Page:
3. All members of the set must have the same number of paired or unpaired electrons. For the normal state of benzene, the six \(\pi\) electrons have three of one spin and three of the other. Structures such as \(8\), with four electrons of one spin and two of the other, are not valid contributors to the ground state of benzene:

    Cyclohexane molecule with arrows at every carbon. Top  and bottom carbon have arrows pointing up. The two upper side carbons have arrows pointing down and the two lower side carbons have arrows pointing up. This diagram is the same has a cyclohexane molecule with two double bonds directly across from each other. The top and bottom carbon still have upward arrows.

    4. The importance of resonance in any given case will depend on the energies of the contributing structures. The lower and more nearly equivalent the members of the set are in energy, the more important resonance becomes. That is to say, electron stabilization is greatest when there are two or more structures of lowest energy (as for the two Kekulé structures of benzene). As a corollary, the structure of a molecule is least likely to be satisfactorily represented by a conventional structural formula when two (or more) energetically equivalent, low-energy structures may be written.

    5. If there is only one low-energy structure in the set then, to a first approximation, the resonance hybrid may be assigned properties like those expected for that structure. As an example, we show three possible pairing schemes for ethene, \(9\), \(10\), and \(11\):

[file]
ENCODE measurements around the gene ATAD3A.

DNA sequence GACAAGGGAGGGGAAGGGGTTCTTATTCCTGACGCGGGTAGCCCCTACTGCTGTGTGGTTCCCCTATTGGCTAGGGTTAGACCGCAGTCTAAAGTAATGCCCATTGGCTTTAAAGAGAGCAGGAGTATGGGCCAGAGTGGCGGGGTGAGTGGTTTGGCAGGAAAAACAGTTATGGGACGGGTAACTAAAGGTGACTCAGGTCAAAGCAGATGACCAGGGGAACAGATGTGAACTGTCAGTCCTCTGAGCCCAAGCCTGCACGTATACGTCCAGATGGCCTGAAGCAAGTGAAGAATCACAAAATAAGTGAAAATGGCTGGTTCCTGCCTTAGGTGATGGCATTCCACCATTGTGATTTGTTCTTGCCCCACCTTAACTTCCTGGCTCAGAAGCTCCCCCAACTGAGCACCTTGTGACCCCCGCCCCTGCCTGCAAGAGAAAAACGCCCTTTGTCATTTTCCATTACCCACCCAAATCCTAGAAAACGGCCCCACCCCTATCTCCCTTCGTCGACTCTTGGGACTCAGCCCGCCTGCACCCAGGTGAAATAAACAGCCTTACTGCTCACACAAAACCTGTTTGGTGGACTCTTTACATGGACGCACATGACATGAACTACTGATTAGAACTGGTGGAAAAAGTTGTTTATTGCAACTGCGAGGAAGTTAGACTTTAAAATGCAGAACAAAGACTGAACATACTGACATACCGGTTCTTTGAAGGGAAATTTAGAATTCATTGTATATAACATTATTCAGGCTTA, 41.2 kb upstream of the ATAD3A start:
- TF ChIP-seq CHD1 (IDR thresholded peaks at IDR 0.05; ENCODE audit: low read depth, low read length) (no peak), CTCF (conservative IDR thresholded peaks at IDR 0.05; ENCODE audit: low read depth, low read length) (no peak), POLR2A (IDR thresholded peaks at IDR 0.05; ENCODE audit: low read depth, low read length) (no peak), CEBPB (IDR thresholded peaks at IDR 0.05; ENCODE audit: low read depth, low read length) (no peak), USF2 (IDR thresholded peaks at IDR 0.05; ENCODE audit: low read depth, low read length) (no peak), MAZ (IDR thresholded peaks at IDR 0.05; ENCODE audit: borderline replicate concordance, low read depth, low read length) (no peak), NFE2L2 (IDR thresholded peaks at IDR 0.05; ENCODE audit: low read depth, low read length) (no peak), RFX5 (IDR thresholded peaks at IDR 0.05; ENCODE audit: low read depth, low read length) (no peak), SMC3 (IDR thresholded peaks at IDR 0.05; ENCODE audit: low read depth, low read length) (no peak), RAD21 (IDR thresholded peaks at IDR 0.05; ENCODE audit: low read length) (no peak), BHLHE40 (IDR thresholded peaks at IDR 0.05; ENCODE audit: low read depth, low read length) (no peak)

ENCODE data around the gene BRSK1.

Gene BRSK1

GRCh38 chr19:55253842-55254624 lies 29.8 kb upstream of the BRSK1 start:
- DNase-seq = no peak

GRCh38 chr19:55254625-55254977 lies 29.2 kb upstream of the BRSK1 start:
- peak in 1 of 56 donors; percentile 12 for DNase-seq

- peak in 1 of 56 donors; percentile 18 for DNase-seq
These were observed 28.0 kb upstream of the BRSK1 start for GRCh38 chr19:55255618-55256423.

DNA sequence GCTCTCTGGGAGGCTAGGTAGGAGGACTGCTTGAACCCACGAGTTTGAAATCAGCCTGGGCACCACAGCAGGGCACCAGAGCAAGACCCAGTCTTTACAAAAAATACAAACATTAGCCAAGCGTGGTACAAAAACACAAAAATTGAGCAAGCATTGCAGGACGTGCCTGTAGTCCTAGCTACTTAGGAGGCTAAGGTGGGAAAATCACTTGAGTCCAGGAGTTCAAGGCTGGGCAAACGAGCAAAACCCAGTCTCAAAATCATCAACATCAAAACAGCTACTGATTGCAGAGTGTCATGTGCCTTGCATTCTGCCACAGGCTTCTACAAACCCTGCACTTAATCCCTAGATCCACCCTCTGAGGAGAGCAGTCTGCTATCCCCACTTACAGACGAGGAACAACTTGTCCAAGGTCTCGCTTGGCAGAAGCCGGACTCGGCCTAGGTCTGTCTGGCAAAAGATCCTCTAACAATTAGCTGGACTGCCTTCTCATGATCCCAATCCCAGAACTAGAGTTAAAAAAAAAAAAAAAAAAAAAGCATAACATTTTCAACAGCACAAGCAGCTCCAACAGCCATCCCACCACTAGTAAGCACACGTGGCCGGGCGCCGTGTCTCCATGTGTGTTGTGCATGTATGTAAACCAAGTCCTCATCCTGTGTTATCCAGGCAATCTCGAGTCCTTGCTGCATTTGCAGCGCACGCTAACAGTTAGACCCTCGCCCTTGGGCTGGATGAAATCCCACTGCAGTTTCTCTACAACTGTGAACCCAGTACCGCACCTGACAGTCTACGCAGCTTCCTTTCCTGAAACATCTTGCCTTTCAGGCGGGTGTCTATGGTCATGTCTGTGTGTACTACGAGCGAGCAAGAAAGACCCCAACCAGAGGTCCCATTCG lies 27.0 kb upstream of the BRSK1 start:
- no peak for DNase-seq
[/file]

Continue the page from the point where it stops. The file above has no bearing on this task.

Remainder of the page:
Left (figure 9) C H 2 double bonded to C H 2. This is in equilibrium with the middle figure (figure 10) which is a C H 2 cation single bonded to a C H 2 anion (has a lone pair of electrons). This is in equilibrium with figure 11; C H 2 anion singly bonded to a C H 2 cation.

    Although \(10\) and \(11\) are equivalent, they are much higher in energy than \(9\) (see discussion in Section 4-4C). Therefore they do not contribute substantially to the structure of ethene that is best represented by \(9\).

    Resonance is by no means restricted to organic molecules. The following sets of valence-bond structures represent the hybrid structures of nitrate ion, \(NO_3^\ominus\), carbonate ion \(CO_3^{2 \ominus}\), and nitrous oxide, \(N_2O\). These are only representative examples. We suggest that you check these structures carefully to verify that each member of a set conforms to the general rules for resonance summarized above.